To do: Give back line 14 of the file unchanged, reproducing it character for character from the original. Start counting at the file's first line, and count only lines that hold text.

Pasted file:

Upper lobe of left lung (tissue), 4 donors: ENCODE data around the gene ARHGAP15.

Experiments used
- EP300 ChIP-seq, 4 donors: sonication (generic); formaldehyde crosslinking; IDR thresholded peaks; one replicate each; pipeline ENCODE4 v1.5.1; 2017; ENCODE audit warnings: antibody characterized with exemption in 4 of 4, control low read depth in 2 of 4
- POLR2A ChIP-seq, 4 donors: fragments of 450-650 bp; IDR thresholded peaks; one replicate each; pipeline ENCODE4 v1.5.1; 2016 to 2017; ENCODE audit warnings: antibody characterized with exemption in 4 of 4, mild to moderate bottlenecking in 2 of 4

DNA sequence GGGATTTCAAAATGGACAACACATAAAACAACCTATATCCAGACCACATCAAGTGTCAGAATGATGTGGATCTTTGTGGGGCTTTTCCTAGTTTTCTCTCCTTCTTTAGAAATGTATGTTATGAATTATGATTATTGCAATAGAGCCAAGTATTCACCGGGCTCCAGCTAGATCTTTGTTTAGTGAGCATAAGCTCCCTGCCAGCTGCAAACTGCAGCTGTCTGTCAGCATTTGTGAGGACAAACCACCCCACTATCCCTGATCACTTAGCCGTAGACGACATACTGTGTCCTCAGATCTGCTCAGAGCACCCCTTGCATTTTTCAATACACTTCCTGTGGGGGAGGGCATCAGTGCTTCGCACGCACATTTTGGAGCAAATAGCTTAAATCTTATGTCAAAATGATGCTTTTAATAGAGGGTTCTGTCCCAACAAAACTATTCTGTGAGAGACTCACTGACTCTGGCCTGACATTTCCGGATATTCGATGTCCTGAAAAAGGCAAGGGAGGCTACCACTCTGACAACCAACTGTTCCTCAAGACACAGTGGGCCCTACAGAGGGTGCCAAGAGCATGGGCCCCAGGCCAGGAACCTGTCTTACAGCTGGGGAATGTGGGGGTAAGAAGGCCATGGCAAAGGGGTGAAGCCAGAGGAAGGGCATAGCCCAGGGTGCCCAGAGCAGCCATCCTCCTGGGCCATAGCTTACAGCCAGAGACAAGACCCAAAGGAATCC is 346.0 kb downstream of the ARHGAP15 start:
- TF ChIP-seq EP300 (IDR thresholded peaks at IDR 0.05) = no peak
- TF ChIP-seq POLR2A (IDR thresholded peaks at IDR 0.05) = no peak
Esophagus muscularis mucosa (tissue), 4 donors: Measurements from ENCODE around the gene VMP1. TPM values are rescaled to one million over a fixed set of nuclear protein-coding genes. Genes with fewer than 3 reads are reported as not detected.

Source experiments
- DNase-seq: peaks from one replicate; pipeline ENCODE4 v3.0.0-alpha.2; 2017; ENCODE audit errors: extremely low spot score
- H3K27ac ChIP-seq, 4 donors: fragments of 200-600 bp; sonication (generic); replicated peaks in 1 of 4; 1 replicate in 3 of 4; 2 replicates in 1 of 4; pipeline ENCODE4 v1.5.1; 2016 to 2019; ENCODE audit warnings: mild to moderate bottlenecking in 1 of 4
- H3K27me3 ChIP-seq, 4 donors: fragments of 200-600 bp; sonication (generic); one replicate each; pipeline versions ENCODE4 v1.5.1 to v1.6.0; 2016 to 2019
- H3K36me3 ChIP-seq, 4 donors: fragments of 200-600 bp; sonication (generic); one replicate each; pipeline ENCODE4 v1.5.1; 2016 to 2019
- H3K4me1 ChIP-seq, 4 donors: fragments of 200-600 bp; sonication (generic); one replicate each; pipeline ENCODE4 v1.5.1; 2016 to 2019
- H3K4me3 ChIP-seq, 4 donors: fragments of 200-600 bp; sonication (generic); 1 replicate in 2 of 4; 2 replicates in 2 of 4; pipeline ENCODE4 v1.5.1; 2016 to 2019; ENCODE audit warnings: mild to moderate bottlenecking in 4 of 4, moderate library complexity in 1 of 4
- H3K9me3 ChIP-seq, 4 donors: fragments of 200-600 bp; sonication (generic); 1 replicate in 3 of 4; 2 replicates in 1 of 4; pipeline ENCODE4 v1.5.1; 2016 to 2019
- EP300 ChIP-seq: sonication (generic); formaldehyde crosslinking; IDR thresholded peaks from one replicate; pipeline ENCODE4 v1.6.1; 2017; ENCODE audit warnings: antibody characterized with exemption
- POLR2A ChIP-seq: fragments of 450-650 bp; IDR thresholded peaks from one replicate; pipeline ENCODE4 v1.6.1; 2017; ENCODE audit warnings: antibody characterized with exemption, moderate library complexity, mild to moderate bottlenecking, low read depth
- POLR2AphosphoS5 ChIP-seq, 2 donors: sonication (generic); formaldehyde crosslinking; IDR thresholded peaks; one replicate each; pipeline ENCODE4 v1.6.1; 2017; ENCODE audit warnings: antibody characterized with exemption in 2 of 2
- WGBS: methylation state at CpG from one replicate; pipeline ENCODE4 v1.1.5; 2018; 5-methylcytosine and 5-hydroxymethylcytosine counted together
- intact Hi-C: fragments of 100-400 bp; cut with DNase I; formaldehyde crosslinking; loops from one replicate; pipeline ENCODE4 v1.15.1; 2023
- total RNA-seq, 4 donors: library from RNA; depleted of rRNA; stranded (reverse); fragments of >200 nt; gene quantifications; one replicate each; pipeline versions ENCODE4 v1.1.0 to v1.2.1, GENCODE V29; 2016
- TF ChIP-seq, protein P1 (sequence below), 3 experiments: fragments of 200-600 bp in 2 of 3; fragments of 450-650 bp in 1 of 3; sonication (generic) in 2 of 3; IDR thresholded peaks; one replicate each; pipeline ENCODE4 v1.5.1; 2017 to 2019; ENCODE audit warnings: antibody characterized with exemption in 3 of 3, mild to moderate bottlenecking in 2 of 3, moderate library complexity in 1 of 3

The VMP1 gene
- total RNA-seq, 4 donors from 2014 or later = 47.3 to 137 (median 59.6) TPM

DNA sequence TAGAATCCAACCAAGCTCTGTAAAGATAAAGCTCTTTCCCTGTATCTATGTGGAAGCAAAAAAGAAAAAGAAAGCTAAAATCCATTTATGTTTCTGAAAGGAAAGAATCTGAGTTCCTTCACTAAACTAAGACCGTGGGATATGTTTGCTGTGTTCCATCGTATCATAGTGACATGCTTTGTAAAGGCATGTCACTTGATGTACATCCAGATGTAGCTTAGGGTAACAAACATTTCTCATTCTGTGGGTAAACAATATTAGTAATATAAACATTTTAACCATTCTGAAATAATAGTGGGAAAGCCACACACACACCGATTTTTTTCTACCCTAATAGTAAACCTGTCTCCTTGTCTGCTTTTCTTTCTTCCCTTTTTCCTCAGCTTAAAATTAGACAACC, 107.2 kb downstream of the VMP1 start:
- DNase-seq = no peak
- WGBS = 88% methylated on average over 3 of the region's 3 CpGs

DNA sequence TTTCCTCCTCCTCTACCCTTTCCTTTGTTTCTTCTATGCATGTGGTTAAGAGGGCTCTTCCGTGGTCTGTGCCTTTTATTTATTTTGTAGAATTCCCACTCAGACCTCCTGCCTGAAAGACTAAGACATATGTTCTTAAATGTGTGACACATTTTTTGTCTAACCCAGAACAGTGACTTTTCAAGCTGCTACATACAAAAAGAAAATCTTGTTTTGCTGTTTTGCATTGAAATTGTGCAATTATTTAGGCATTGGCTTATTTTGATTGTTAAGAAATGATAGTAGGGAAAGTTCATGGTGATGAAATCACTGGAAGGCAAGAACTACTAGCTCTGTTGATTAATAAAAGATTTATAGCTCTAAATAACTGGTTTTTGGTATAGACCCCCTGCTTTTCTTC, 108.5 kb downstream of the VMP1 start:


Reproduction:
- H3K4me1 ChIP-seq, 4 donors: fragments of 200-600 bp; sonication (generic); one replicate each; pipeline ENCODE4 v1.5.1; 2016 to 2019